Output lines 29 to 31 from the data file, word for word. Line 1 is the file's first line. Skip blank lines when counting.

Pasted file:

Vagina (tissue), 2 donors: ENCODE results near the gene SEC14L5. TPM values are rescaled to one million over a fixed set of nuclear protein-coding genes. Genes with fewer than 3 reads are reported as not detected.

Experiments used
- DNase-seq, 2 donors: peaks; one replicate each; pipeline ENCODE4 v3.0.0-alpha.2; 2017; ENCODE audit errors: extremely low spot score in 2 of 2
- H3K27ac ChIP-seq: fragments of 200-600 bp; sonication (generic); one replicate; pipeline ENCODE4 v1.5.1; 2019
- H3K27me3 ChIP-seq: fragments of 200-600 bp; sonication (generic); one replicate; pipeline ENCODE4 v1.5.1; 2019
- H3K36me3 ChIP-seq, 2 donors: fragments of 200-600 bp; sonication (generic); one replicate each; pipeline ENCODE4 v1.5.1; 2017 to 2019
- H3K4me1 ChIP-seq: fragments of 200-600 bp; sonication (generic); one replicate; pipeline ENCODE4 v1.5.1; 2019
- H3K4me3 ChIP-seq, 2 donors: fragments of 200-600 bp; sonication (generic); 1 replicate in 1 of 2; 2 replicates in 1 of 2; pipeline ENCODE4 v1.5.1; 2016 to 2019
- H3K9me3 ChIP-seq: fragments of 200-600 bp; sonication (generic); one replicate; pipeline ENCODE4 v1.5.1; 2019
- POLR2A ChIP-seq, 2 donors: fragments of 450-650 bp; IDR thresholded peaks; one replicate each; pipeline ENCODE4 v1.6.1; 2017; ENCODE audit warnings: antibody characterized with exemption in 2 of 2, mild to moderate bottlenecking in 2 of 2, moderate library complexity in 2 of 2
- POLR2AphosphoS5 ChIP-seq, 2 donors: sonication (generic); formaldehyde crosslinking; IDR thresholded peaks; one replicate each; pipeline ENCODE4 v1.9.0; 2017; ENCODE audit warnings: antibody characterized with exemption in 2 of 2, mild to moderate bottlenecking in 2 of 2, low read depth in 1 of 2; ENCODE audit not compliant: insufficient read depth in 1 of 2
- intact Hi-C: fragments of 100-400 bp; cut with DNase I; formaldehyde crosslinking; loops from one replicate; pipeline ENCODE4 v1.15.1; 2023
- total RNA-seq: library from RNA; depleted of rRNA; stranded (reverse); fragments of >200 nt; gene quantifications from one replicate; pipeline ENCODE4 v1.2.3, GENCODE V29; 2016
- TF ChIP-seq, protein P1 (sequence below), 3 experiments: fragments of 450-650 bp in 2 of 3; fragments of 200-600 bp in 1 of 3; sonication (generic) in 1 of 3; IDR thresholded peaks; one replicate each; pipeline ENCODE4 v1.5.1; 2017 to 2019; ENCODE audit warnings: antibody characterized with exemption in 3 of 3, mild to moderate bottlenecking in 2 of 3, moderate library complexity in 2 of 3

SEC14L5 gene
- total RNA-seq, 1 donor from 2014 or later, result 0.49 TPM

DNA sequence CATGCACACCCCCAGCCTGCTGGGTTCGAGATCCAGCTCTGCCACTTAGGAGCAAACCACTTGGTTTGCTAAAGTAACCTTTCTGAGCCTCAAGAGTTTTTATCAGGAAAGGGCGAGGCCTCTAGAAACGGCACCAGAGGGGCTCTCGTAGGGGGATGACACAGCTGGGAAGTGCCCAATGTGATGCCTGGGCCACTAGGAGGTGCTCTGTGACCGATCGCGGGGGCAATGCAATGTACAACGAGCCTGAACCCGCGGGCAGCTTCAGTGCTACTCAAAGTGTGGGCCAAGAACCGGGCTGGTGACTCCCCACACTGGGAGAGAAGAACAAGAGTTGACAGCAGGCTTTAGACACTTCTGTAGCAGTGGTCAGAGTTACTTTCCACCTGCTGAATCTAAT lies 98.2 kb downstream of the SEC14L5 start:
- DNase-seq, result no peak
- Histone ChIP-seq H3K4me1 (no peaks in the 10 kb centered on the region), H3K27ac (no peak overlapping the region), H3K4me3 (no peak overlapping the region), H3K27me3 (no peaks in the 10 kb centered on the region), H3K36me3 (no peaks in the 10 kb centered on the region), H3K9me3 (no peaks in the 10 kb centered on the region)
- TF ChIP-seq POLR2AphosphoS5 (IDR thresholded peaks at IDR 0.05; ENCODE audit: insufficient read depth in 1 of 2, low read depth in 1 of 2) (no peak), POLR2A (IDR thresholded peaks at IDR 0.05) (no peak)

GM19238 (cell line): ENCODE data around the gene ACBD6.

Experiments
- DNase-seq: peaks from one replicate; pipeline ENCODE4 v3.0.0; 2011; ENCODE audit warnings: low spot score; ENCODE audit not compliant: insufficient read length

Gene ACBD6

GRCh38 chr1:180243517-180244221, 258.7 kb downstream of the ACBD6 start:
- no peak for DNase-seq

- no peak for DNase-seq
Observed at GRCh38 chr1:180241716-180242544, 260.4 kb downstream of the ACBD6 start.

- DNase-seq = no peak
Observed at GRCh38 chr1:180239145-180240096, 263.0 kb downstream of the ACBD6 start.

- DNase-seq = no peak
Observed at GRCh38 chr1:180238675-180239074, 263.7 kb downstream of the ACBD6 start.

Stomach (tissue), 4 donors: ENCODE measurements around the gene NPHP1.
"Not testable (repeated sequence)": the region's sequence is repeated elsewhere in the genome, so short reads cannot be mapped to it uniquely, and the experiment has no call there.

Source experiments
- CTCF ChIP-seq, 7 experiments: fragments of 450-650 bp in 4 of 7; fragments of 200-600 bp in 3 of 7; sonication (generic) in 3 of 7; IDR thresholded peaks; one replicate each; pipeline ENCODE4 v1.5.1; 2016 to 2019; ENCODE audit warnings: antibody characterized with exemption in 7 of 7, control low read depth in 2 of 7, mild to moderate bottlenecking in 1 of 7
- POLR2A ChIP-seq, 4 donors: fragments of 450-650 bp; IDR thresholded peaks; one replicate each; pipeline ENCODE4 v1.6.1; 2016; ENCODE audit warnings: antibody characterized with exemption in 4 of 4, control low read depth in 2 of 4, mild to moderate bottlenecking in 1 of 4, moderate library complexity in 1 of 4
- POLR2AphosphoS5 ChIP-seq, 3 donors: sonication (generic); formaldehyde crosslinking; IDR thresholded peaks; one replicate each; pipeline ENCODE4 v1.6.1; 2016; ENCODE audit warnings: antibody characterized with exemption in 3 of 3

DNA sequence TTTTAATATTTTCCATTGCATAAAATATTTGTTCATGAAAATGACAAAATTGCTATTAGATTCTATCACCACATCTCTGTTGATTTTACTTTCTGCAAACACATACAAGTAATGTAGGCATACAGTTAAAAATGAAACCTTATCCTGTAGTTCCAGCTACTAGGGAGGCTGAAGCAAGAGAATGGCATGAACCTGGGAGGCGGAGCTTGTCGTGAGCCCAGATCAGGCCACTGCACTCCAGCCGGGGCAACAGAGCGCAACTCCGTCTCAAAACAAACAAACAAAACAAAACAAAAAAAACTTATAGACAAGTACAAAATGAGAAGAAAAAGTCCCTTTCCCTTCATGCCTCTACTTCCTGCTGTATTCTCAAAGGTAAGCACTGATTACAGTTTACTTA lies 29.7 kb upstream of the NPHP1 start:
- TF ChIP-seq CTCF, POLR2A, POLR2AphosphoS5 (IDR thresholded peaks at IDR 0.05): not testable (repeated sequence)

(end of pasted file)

- DNase-seq = no peak
Observed at GRCh38 chr1:180239145-180240096, 263.0 kb downstream of the ACBD6 start.

- DNase-seq = no peak